Law Schools, Princeton Review, Rankings

The Princeton Review Law School Rankings Are Out. Find A Category to Make Your School Look Awesome.

It’s always a little underwhelming when the Princeton Review Law School Rankings come out. Unlike U.S. News, Princeton Review ranks schools by categories instead of an all-in numerical ranking. So it’ll tell you which law school has the “best career prospects” or the “best classroom experience,” but it won’t tell you which law school is the G.O.A.T once you factor in everything.

More annoyingly, the rankings are based in large part on student surveys. Do you particularly care that students at Vanderbilt rate their career prospects slightly better than students at Harvard? ‘Cause I don’t — which is perhaps the only thing I have in common with a Supreme Court justice.

This year’s rankings seem more useless than ever before. In the initial press release, Princeton Review announced that Brown had the best law professors in the land. Brown. Apparently Princeton Review is now being written by John Grisham. Faculty Lounge captured a screen shot of the initial inaccurate release (now corrected).

But rankings are rankings, and it’s always fun to discuss them. I mean, Princeton Review has U. Penn Law rated as the law school with the best career prospects. I’d ask Penn grad Marin what she thinks about that, but she’s busy pushing a shopping cart full of cans to the grocery store to augment her ATL pay.

Let’s take a look at some of these lists. Hilarity is sure to ensue….

Paul Caron at Tax Prof Blog gives us a peek at the top five schools from a number of categories (the full Princeton Review list is here, but it’s behind a subscription wall). Here are some highlights from the lists people care most about:

Best Career Prospects: Based on the Career Rating.

1. Pennsylvania
2. Northwestern
3. NYU
4. Vanderbilt
5. Harvard

That’s the list people should care most about. But there will always be people who focus more on this next list before going to law school, because they think it’s like summer camp:

Best Quality of Life: Based on student assessment of whether there is a strong sense of community at the school, how aesthetically pleasing the law school is, the location of the law school, the quality of the social life, classroom facilities, and the library staff.

1. Virginia
2. Duke
3. Stanford
4. St. Thomas (Miami)
5. Vanderbilt

I’m not going to take a shot at UVA Law or Duke Law here, just to see what it feels like.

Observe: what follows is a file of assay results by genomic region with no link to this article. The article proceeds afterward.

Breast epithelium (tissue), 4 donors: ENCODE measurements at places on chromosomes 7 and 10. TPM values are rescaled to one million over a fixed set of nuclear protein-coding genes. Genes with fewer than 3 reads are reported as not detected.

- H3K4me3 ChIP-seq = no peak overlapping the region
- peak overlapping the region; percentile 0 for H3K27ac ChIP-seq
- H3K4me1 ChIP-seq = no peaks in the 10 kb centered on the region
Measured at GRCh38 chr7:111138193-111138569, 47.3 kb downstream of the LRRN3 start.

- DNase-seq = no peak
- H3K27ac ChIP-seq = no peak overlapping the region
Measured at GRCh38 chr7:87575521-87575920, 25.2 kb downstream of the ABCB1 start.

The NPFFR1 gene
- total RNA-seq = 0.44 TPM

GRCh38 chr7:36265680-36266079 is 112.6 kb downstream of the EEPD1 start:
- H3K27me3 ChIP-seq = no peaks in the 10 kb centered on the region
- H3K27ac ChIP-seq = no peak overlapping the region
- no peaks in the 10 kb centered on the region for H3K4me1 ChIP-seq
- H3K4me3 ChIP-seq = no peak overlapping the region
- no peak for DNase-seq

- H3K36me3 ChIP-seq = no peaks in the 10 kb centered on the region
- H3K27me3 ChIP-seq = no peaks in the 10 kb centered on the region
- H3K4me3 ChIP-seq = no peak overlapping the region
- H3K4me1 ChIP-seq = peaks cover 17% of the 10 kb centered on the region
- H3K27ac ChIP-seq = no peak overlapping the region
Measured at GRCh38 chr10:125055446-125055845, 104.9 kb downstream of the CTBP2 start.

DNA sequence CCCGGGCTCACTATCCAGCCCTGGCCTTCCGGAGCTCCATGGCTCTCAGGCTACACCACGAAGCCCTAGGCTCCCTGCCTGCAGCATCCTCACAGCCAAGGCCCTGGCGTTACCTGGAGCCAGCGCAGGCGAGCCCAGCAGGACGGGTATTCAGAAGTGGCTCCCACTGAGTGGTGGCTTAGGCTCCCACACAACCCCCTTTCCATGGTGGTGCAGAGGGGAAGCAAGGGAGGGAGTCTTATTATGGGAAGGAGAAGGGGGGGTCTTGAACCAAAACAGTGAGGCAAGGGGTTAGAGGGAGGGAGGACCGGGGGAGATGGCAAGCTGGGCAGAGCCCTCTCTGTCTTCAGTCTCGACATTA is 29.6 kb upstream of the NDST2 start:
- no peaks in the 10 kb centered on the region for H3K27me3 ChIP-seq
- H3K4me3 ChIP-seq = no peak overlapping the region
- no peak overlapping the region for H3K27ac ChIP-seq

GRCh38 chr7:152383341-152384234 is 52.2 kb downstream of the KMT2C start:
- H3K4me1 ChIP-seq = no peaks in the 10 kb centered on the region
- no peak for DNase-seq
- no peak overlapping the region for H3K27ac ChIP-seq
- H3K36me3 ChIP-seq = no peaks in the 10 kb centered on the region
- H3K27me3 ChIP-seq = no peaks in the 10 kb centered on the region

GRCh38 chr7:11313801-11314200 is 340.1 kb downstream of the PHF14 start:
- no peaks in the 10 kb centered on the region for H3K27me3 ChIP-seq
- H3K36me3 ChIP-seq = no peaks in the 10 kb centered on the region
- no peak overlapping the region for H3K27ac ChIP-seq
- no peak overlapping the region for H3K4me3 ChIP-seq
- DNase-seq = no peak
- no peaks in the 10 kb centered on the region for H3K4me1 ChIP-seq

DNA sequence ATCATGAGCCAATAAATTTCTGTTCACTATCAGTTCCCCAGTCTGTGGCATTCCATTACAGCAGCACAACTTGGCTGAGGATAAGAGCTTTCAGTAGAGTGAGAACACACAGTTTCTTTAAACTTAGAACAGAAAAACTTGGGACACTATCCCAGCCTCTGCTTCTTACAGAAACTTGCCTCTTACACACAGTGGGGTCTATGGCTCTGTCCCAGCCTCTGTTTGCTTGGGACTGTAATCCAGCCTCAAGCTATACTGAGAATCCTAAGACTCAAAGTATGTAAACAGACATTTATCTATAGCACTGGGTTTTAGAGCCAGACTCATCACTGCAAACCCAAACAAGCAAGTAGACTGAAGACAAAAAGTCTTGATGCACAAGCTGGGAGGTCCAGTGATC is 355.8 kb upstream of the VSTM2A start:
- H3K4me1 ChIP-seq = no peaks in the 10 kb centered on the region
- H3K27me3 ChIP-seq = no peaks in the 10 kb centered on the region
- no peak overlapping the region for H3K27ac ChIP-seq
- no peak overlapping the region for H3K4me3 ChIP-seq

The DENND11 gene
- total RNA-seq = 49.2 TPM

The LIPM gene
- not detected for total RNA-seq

My favorite lists this year shed light on a debate that Lat and I had a little while ago. We asked if law schools are too liberal (and if so, whether it’s a problem). This year, I was particularly interested in Princeton Review’s lists for the most liberal and conservative student bodies:

Most Liberal Students: Based on student assessment of the political bent of the student body at large.

1. American
2. District of Columbia
3. Northeastern
5. Vermont

Most Conservative Students: Based on student assessment of the political bent of the student body at large.

1. George Mason
2. Regent
3. BYU
4. Ave Maria
5. Samford


It’s somewhat comforting that none of the top schools merited top five placement among the most liberal or conservative student bodies. Education, especially elite education, has a lot to do with diversity of thought and processing ideas and information from people with whom you may disagree. I might spend a lifetime disagreeing with Justice Scalia, for instance, but there’s no doubt that he is a great jurist everybody can learn from. Let CUNY and BYU cater to only groups of like-minded students. At schools like Yale and Chicago, they know that admitting law students from the other side of the political aisle benefits all students. And somebody needs to be laughed at and shunned at parties, right?

Tell us what else you noticed from the rankings. Or tell us more about your experiences at Brown Law.

P.S. If Princeton Review hadn’t fixed their press release and a bunch of legal bloggers pretended that Brown had a law school, and if we could get U.S. News in on the joke, how many students do you think would apply to the class of 2014 at Brown Law School? One thousand? Two thousand? How many students would apply to an Ivy League law school that does not exist, based on nothing more than some commercially produced rankings and a few fleeting internet references? The fact that you can’t rule out this possibility tells you everything you need to know about prospective law students, legal education, and why things are so terrible right now for young lawyers.

Law School Rankings [Princeton Review]
Princeton Review Ranking: Brown University Law School Profs Are #1 [Faculty Lounge]
Princeton Review’s Best 172 Law Schools (2011 Edition) [Tax Prof Blog]

Earlier: Liberal Bias in Legal Education: Does it Exist? Does it Matter? An ATL Debate
Law School Rankings From Princeton Review

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